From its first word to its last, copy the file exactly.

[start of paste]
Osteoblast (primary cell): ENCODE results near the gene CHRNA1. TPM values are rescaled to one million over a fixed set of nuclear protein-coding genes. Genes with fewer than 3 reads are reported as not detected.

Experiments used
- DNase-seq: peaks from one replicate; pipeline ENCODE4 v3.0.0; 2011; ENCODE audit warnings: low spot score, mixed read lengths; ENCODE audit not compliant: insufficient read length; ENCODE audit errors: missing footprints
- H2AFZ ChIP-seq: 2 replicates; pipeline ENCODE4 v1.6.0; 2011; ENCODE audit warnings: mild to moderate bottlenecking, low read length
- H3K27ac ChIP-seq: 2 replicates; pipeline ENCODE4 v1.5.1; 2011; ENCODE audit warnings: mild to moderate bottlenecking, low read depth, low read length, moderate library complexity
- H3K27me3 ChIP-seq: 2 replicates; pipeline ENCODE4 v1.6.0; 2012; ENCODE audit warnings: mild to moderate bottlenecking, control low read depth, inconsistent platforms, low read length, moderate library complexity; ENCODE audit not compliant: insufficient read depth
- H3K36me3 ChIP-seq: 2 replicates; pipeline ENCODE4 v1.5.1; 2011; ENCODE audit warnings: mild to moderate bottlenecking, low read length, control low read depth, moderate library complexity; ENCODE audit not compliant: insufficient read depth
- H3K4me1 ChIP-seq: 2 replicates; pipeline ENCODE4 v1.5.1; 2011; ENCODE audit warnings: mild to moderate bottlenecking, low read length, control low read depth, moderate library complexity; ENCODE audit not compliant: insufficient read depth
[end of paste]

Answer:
Osteoblast (primary cell): ENCODE results near the gene CHRNA1. TPM values are rescaled to one million over a fixed set of nuclear protein-coding genes. Genes with fewer than 3 reads are reported as not detected.

Experiments used
- DNase-seq: peaks from one replicate; pipeline ENCODE4 v3.0.0; 2011; ENCODE audit warnings: low spot score, mixed read lengths; ENCODE audit not compliant: insufficient read length; ENCODE audit errors: missing footprints
- H2AFZ ChIP-seq: 2 replicates; pipeline ENCODE4 v1.6.0; 2011; ENCODE audit warnings: mild to moderate bottlenecking, low read length
- H3K27ac ChIP-seq: 2 replicates; pipeline ENCODE4 v1.5.1; 2011; ENCODE audit warnings: mild to moderate bottlenecking, low read depth, low read length, moderate library complexity
- H3K27me3 ChIP-seq: 2 replicates; pipeline ENCODE4 v1.6.0; 2012; ENCODE audit warnings: mild to moderate bottlenecking, control low read depth, inconsistent platforms, low read length, moderate library complexity; ENCODE audit not compliant: insufficient read depth
- H3K36me3 ChIP-seq: 2 replicates; pipeline ENCODE4 v1.5.1; 2011; ENCODE audit warnings: mild to moderate bottlenecking, low read length, control low read depth, moderate library complexity; ENCODE audit not compliant: insufficient read depth
- H3K4me1 ChIP-seq: 2 replicates; pipeline ENCODE4 v1.5.1; 2011; ENCODE audit warnings: mild to moderate bottlenecking, low read length, control low read depth, moderate library complexity; ENCODE audit not compliant: insufficient read depth